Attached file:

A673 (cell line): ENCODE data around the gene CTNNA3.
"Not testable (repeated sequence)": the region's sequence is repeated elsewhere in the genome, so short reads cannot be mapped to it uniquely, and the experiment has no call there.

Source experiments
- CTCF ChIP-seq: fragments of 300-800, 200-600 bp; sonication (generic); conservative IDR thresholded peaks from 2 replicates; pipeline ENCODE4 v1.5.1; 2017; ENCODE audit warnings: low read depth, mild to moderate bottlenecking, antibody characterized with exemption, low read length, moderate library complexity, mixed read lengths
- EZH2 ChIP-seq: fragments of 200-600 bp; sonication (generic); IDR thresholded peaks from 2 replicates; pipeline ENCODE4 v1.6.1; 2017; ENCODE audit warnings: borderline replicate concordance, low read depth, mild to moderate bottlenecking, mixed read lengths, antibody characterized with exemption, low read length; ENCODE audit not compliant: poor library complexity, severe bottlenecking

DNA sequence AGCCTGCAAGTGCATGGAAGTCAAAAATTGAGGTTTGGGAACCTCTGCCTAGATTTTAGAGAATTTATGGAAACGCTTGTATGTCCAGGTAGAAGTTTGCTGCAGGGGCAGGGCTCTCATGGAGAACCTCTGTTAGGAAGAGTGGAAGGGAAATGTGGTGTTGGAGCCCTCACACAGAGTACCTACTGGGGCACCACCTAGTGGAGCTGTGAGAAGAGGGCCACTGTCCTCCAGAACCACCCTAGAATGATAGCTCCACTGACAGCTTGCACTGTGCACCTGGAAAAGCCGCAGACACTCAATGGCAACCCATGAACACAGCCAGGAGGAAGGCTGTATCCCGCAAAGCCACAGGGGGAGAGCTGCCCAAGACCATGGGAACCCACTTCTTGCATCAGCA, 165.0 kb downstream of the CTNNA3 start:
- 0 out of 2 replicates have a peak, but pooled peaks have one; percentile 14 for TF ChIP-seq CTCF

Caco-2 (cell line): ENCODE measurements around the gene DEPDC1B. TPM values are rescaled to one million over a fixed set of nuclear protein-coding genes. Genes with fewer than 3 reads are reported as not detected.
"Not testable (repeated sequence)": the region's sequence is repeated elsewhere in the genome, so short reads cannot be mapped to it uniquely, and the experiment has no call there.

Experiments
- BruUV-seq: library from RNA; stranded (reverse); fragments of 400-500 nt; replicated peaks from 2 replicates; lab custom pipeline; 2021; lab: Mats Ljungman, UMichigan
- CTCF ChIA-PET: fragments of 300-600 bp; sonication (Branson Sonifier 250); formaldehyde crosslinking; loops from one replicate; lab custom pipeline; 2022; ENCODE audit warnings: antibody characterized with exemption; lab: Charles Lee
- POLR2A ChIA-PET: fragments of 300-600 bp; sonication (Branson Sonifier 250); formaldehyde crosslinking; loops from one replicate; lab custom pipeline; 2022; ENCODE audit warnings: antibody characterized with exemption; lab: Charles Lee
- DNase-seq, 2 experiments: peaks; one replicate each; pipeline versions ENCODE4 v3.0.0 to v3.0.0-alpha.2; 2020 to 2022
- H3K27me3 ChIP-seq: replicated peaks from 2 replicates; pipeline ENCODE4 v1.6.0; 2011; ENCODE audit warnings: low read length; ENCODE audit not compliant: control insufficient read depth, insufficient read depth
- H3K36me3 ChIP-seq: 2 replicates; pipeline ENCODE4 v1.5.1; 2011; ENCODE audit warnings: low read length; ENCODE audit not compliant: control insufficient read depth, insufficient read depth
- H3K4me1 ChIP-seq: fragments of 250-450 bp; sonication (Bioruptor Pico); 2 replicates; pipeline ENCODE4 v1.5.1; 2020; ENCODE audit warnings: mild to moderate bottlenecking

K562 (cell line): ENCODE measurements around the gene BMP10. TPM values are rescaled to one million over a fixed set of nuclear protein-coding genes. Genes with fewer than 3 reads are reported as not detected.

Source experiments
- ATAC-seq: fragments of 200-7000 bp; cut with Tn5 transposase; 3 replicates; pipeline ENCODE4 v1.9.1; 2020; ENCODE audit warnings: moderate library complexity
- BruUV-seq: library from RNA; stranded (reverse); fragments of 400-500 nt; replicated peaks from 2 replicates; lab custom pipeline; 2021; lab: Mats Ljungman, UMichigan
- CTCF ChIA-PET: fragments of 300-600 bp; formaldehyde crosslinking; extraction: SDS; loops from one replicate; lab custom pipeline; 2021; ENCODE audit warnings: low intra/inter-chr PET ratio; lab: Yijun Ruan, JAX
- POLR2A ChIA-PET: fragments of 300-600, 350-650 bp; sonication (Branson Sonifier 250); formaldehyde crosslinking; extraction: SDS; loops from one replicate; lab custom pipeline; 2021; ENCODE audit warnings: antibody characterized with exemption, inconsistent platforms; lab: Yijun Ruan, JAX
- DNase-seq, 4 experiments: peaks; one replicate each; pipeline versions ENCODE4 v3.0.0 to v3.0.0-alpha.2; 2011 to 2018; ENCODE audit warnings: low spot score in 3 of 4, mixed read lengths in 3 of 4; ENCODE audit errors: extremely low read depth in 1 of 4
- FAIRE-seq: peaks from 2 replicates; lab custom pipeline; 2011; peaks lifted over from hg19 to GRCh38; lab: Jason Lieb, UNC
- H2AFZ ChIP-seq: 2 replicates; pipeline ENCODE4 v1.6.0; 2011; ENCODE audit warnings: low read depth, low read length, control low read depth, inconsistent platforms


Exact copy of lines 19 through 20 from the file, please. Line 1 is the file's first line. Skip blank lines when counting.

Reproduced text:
Source experiments
- ATAC-seq: fragments of 200-7000 bp; cut with Tn5 transposase; 3 replicates; pipeline ENCODE4 v1.9.1; 2020; ENCODE audit warnings: moderate library complexity